The Centre regularly scans the horizon for developments and changes which could determine the future relevance of international civil society organisations (ICSOs) and the important work that they do.
In cooperation with experts and thought leaders from our sector and beyond, we work on strategic issues relevant for all ICSOs. We produce specific recommendations to help ICSO leaders to prepare their organisations for the challenges of the future and focus ICSO voices and feed them into the relevant channels, thereby amplifying them at the global level.
In the project series Driving Change, a group of hand-picked individuals are brought together to engage in discussions on a specific issue of strategic importance to the civil society sector. The task of the group is to discuss possible solutions and develop recommendations to ICSOs on how to manage change and prepare for the future. The outcomes are widely spread through the Centre’s various channels and discussed at our high-level events.
Global Governance of ICSOs
In 2012, a group of experts developed a framework for best practice in the governance of international civil society organisations: Taking a Strategic Approach to Governance Reform in International Civil Society Organisations (ICSOs).
Riding the Wave
Clear signs are emerging that disruption has started affecting our sector, including– and possibly quite prominently – ICSOs. Riding the Wave in 2013 explored how ICSOs can better prepare for potential disruptions and position themselves to benefit, rather than suffer, from change.
New ICSO Business Models
Building on the findings of the Centre’s work in 2013 on disruptive change, the project in 2014 will explore necessary changes to existing ICSO business models and identify alternative models, which may complement or replace the existing ones.
Building an Organisational Culture for Change
Becoming better able to adapt to changes in the outside world and introducing new business models will not be possible without major changes in ICSOs’ organisational culture. This project aims to identify the main features of a more entrepreneurial, agile and adaptable organisational culture and design a path for ICSOs’ culture change.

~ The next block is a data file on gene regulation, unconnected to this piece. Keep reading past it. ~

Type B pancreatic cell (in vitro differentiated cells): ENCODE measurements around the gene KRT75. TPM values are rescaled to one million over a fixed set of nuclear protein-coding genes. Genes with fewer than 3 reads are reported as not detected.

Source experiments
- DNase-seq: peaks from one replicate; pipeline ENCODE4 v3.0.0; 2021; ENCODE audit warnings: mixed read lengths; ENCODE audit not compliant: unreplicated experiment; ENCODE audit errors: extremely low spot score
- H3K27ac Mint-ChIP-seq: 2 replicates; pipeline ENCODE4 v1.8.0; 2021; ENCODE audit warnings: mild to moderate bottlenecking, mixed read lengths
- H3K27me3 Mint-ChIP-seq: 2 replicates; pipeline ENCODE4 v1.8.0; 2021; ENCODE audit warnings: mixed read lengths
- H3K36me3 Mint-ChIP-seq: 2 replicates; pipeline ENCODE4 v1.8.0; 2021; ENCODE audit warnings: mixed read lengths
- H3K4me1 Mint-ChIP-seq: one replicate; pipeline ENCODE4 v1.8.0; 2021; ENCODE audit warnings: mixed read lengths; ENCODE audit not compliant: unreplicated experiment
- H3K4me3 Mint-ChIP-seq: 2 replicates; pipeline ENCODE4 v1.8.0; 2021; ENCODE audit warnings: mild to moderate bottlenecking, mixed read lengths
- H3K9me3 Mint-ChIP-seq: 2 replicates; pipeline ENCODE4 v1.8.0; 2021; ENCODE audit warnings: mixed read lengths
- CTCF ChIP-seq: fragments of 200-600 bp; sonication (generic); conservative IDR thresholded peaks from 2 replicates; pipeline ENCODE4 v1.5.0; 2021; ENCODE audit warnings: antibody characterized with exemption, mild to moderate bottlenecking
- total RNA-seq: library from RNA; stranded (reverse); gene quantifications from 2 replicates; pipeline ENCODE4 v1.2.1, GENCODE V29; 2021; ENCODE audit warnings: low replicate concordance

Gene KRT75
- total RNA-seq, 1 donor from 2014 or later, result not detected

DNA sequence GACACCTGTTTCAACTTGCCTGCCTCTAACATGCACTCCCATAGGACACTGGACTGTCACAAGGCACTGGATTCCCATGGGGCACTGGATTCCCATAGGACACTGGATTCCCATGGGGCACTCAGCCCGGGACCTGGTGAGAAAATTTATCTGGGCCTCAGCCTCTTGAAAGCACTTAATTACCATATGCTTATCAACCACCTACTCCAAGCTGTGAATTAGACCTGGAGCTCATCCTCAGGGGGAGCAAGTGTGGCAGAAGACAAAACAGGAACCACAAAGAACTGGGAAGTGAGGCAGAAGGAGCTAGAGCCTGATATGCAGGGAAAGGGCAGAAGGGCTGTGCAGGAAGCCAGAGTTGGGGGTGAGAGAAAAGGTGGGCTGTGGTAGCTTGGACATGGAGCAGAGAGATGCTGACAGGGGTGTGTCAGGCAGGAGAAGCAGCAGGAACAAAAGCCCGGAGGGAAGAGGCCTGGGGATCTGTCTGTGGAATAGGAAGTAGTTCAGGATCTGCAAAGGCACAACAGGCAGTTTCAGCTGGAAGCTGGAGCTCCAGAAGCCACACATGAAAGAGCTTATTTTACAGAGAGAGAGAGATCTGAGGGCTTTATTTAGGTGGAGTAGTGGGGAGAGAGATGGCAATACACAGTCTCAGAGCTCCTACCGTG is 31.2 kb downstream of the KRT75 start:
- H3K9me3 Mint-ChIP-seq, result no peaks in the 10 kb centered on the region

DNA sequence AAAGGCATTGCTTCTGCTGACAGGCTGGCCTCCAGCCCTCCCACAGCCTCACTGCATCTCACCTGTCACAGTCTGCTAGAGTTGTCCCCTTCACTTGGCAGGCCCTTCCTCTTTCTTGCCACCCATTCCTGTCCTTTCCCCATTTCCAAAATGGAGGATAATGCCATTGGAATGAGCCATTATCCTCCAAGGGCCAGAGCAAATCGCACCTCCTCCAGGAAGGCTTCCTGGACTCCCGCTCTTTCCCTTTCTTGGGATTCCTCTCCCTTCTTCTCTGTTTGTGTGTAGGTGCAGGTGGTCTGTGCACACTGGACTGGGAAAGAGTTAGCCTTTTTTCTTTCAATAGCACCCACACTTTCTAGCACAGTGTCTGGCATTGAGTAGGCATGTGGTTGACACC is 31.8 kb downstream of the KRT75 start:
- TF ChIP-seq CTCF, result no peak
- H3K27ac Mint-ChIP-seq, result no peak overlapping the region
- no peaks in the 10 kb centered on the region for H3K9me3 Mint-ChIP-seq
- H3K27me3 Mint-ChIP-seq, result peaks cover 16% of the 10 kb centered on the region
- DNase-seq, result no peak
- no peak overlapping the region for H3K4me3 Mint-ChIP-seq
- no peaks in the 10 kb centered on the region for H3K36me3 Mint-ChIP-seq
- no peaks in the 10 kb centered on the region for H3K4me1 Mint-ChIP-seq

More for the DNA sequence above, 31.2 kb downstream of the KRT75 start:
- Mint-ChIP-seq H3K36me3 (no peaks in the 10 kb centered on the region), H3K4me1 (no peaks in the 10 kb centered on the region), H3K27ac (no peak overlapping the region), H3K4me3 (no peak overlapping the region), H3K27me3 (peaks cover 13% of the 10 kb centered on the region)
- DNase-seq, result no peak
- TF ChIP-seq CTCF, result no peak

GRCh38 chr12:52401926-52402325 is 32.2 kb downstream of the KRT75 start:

With the aims to intensify and widen the discussion about the future of CSOs and to encourage concrete change within CSOs the Centre facilitates an online discussion on www.disrupt-and-innovate.org, starting 31 March 2015. Civil society professionals and activists are invited to contribute to the discussion and encouraged to share their experiences with each other, develop new ideas and implement their findings in their organisations.
A successful implementation of an ambitious Post-2015 agenda and Climate Summit agreement can only be successful if governments, business and civil society organisations work together. However, multi-stakeholder partnerships to date have not always been successful - read more about this and findings on success factors in a study the Centre comissioned in cooperation with the German Federal Ministry for Economic Cooperation and Development (BMZ): Building Blocks for Successful Partnerships.
To avoid failures of the past, we need to re-invent the concept and develop more ambitious, more credible and more impactful partnerships – we call them “Transition Alliances”. Read more about what this means and how the Centre aims to mobilise efforts for this here.
Since 2010 the Centre has engaged in facilitating and streamlining the discussions on the Post-2015 Development Agenda which aims to shape a successor framework to the current Millennium Development Goals.